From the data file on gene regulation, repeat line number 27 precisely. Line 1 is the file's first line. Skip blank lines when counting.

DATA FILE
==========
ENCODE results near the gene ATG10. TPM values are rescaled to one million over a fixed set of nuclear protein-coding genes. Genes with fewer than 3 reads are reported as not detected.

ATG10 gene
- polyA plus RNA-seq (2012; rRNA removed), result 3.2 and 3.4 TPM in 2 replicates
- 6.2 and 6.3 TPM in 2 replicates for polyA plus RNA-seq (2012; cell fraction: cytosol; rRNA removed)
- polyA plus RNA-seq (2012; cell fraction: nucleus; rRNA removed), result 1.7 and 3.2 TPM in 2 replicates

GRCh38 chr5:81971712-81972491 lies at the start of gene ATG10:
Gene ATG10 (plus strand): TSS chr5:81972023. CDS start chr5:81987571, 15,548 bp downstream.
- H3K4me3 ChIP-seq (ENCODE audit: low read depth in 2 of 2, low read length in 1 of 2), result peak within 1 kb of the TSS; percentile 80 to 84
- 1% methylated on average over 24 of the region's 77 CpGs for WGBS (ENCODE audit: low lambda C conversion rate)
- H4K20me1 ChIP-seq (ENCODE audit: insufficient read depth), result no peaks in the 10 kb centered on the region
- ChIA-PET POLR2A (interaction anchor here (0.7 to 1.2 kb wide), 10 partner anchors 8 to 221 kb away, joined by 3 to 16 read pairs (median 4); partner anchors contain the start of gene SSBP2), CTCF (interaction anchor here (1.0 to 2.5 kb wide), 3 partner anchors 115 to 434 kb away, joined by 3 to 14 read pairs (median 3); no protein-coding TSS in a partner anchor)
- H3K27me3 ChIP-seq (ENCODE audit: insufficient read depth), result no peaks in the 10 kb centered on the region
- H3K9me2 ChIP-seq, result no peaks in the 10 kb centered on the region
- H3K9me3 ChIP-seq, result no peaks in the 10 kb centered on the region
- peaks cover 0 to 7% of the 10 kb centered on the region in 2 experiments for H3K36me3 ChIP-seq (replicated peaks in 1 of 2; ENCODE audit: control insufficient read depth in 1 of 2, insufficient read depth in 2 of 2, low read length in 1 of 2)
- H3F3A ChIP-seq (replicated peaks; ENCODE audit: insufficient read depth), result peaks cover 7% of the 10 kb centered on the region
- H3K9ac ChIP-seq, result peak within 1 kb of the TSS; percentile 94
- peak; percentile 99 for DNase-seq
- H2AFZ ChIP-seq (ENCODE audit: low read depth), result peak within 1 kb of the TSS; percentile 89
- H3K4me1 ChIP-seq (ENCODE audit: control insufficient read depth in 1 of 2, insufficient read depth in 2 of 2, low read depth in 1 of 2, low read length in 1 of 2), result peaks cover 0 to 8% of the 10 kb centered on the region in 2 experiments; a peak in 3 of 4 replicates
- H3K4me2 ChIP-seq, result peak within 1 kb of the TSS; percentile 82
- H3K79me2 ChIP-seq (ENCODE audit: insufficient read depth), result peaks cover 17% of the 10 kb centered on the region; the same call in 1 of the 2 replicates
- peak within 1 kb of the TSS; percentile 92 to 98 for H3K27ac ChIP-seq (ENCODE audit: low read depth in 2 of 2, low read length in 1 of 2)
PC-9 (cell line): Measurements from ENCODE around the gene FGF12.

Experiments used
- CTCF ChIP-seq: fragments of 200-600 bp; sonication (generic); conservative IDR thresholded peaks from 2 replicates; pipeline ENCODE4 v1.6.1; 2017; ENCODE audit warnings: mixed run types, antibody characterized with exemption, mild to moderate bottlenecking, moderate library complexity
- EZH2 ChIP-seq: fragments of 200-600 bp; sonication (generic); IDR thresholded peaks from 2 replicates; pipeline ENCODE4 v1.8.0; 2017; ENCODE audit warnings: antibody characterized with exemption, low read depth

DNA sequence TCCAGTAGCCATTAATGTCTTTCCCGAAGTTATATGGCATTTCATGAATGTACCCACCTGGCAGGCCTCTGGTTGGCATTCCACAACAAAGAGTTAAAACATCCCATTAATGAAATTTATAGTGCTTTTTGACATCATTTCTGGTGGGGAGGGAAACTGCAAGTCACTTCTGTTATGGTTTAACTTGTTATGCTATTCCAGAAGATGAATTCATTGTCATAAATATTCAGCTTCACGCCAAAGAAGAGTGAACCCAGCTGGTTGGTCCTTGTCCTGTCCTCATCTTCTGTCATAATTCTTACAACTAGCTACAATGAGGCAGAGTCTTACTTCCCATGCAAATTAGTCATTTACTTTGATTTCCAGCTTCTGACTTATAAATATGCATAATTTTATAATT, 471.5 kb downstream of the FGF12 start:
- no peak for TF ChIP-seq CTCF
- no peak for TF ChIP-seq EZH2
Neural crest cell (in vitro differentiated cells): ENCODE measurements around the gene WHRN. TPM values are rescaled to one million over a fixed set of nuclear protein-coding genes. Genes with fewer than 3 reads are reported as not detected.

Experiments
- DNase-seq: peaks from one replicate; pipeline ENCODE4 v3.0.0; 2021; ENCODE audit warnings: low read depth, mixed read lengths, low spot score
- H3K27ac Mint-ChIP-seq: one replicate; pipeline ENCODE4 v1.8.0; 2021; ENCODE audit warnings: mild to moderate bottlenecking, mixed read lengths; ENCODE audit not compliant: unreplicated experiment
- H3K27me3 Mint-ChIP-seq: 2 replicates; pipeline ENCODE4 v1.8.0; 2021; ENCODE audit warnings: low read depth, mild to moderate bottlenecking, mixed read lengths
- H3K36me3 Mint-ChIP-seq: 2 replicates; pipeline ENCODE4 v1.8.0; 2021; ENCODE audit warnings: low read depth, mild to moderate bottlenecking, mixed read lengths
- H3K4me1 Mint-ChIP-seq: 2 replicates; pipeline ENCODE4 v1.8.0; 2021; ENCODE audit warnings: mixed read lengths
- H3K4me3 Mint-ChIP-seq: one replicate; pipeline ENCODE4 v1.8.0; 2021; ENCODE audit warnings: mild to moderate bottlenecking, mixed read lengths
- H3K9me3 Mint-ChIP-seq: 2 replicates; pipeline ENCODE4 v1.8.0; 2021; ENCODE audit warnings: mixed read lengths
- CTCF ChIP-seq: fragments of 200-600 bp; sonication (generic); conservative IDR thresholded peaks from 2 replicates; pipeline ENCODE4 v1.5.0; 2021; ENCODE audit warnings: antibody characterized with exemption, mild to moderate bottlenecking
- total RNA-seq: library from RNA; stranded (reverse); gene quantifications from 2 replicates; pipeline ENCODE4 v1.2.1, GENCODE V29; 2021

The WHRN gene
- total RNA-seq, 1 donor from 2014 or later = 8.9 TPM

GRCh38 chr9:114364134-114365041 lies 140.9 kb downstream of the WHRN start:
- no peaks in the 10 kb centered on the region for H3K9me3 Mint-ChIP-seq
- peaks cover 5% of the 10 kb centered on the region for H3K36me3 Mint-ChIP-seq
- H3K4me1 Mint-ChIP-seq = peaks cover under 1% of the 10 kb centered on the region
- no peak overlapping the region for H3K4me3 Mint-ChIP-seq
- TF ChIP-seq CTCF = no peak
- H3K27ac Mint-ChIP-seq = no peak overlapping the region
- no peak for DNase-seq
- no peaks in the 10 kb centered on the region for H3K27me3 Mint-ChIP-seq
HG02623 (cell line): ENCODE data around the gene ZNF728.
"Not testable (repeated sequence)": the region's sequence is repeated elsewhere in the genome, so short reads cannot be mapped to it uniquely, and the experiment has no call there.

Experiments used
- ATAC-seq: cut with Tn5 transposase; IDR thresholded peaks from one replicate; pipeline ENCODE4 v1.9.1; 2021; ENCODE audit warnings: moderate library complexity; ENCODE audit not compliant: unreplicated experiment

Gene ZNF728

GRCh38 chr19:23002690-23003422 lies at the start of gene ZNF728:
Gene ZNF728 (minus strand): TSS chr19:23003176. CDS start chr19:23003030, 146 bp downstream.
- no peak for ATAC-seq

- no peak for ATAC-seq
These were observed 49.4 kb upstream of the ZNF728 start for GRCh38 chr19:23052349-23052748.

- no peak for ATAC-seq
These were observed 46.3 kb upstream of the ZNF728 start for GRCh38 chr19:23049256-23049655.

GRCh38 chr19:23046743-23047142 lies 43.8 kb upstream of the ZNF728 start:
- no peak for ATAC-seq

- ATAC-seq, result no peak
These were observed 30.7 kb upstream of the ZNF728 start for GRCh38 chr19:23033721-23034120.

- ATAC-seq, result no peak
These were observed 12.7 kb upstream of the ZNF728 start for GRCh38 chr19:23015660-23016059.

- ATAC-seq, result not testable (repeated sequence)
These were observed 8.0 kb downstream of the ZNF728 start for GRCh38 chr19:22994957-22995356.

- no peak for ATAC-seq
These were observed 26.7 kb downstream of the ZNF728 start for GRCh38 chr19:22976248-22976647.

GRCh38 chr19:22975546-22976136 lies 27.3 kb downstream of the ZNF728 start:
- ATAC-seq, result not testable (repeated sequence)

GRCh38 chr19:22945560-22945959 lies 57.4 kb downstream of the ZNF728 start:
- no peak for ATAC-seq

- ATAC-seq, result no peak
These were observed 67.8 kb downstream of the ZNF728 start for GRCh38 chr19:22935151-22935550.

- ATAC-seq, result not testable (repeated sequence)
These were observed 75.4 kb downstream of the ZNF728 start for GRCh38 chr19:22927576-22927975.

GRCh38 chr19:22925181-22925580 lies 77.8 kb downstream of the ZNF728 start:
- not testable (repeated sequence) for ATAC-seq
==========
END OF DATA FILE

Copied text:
- EZH2 ChIP-seq: fragments of 200-600 bp; sonication (generic); IDR thresholded peaks from 2 replicates; pipeline ENCODE4 v1.8.0; 2017; ENCODE audit warnings: antibody characterized with exemption, low read depth